Restoring powered push-off at the ankle in late stance would presumably offer a number of biomechanical benefits, including decreased ipsilateral hip effort on the prosthetic side, which would presumably mitigate stress on the hip joint and help prevent long-term musculoskeletal degeneration of the joint. Additionally, one would expect biomechanically appropriate push-off to lower the metabolic cost of transport, for two reasons. The most obvious is that the powered leg has an external power source, which is contributing to the energy required for locomotion but not using the metabolic energy source. Second, as asserted above, imparting the power for push-off at the ankle enhances the biomechanical efficiency of walking. Some preliminary investigations of the energy cost of walking with powered push-off with transtibial subjects have supported these assertions (4). Among the health and functional benefits of providing these biomechanical features to the user are decreased hip effort, decreased metabolic cost of transport, increased step symmetry, and increased self-selected walking speed.

One of the most substantial benefits of a robotic prosthesis is the ability to provide appropriate biomechanics across a variety of activities and terrain types. Recall that the behavior of passive prostheses is fundamentally restricted (to store or dissipate energy) by the nature of their hardware. Since passive prostheses have relatively little functional flexibility, they are generally optimized for level walking. As a result, the biomechanical function provided by passive prostheses is substantially compromised during other activities and on other terrain. For example, biomechanically healthy stair and steep-slope ascent requires considerable net power generation at the knee joint, which is absent in the case of energetically passive knee joints. By restoring biomechanically appropriate power generation at the knee and ankle joints during such activities, one would expect a significant decrease in metabolic cost of transport relative to energetically passive prostheses. Further, the step-over biomechanics enabled by a powered prosthesis (for example, during stair ascent) obviously promotes an enhanced symmetry of gait, which is an asset to many amputees. The ability of a robotic prosthesis to restore appropriate biomechanical behavior has been shown in (6, 7).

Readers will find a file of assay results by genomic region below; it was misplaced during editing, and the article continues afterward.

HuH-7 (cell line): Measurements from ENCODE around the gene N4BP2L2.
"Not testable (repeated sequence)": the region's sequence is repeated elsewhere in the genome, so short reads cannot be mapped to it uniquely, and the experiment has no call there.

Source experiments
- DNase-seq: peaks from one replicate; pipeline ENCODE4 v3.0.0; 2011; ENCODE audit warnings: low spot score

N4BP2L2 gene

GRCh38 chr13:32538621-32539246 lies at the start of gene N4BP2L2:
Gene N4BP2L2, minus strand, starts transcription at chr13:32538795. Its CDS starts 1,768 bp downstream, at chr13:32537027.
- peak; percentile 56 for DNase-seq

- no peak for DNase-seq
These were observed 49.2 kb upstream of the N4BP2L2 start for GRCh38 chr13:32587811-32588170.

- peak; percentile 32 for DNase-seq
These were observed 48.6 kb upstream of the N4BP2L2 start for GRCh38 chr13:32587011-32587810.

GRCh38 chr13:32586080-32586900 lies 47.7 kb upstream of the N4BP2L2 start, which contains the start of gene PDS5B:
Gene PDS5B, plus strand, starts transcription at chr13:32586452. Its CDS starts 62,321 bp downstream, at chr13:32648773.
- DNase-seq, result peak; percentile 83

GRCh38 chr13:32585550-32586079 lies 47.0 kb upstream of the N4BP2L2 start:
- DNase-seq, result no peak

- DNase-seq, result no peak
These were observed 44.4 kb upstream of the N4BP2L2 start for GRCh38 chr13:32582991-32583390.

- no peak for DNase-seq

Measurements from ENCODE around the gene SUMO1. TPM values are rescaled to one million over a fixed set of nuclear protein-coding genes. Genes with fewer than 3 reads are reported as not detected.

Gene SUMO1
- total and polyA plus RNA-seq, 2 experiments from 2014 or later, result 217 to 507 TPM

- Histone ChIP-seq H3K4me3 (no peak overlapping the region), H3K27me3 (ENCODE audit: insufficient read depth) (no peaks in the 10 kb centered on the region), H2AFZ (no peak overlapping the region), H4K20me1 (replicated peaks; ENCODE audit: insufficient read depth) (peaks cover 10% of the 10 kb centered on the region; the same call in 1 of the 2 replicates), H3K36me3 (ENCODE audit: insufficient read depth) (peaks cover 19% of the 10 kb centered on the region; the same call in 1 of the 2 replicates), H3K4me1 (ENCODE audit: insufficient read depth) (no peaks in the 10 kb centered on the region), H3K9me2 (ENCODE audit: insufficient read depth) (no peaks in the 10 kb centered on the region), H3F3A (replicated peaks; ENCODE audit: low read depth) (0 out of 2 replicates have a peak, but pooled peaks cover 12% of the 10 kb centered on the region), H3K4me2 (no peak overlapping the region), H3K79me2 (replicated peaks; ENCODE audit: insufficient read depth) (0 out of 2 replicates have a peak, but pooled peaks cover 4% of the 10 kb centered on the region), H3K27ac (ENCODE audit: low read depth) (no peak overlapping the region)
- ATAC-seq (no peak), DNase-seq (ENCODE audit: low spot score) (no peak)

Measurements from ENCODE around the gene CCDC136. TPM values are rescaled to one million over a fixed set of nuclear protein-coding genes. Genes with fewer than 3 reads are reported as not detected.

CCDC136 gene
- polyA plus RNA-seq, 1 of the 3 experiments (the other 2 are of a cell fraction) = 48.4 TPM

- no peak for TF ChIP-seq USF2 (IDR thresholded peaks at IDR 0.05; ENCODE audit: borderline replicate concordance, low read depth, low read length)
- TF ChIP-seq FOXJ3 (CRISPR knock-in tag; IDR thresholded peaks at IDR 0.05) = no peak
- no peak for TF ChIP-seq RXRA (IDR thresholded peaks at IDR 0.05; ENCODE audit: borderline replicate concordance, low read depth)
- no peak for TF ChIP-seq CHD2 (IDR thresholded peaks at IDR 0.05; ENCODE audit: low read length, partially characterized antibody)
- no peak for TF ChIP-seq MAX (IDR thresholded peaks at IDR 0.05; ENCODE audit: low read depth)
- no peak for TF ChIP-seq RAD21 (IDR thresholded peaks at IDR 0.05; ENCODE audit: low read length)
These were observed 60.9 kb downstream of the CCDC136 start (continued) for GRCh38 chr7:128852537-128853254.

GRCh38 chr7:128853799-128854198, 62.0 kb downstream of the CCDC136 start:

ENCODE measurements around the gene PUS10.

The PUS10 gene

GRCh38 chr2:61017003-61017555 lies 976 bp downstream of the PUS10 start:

In the case of slope and stair descent, the behavior of both the knee and ankle joints is principally dissipative. The typical passive prosthetic ankle/foot complex, however, is designed to store rather than dissipate energy and, as a result, is generally unable to provide appropriate biomechanical behavior during slope and stair descent. The inadequacy of such ankle behavior induces associated compensatory actions, such as the strategy of placing the prosthetic foot across the edge of a step in stair descent (as a substitute for ankle dorsiflexion) and relying on the sound leg to perform the majority of energy dissipation required to descend a stair or slope in a controlled manner. Thus, when walking down slopes and stairs, one would expect enhanced stability and decreased stress on intact joints.